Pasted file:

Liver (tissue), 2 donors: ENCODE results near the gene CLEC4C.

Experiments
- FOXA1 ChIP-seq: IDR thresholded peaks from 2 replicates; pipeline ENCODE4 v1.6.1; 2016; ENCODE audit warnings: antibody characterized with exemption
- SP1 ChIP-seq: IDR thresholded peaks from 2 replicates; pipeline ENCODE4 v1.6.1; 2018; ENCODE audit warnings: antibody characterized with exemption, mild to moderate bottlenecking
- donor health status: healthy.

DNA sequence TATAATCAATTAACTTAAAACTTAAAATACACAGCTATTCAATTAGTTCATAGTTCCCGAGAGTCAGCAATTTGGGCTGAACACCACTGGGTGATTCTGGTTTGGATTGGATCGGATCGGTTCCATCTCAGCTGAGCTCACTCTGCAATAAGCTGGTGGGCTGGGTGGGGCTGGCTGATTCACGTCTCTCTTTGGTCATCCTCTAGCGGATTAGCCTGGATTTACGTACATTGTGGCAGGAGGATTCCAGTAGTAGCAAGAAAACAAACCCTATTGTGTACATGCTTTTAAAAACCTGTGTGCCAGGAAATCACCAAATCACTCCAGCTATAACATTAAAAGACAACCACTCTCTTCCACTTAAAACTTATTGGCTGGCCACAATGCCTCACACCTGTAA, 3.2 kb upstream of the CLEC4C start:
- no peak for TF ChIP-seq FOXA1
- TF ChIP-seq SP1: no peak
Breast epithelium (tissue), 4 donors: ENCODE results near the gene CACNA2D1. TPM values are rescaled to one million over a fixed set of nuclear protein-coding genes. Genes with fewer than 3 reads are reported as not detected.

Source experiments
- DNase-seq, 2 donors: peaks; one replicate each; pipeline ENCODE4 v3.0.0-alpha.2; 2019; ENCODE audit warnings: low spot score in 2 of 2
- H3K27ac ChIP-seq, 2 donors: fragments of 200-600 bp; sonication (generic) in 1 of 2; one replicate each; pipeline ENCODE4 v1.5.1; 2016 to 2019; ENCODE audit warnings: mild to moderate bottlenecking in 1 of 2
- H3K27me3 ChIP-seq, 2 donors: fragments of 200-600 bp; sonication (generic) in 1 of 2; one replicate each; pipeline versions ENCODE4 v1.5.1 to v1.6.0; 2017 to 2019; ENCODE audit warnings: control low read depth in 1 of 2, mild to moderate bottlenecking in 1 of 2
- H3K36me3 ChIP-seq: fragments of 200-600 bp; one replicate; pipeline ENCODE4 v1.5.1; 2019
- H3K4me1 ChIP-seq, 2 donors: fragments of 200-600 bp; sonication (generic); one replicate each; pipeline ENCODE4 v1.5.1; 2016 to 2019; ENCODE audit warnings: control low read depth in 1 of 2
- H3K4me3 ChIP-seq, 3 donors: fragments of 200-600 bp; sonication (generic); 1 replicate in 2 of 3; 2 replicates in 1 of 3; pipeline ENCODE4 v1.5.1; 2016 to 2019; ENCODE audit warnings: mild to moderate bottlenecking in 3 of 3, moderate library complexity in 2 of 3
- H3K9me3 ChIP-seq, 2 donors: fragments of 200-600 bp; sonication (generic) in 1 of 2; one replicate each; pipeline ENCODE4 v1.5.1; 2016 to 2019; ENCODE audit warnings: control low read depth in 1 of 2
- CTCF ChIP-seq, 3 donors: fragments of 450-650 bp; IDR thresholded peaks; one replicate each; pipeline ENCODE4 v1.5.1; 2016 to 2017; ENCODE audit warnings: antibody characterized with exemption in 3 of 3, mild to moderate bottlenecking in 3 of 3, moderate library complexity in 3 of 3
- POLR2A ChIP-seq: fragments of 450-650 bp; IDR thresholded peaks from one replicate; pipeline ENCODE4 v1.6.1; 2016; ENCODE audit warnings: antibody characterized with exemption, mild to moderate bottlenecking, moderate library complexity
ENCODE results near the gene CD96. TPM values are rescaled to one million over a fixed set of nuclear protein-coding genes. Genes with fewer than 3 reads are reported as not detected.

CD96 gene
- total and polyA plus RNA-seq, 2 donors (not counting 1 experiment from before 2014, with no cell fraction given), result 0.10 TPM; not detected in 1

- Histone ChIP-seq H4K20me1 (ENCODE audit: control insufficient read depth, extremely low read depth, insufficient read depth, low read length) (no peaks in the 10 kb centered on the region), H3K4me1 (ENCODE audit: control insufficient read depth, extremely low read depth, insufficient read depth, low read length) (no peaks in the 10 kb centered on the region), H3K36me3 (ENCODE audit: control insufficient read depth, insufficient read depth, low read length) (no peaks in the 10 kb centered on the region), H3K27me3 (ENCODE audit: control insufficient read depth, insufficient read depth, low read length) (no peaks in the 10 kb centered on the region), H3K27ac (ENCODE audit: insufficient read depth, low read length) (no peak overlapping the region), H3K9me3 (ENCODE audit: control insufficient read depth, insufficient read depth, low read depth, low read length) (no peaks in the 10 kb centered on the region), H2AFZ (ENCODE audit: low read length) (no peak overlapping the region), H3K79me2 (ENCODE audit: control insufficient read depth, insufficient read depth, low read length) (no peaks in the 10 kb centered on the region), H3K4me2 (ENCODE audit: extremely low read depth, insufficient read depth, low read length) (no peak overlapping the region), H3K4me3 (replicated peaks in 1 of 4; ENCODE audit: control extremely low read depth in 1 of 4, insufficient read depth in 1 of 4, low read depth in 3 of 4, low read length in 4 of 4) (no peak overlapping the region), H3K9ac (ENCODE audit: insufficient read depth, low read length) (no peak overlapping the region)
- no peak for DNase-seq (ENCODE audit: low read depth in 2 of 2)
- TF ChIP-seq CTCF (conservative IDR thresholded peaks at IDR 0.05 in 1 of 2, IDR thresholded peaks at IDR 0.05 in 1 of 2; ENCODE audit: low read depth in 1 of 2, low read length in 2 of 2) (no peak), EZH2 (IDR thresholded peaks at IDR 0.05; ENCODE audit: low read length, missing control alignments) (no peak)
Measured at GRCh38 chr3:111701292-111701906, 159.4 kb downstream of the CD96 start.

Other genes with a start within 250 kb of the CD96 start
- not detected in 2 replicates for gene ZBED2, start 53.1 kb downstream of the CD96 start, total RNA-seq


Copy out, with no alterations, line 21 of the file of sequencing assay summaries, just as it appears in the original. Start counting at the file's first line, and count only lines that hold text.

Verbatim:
CD96 gene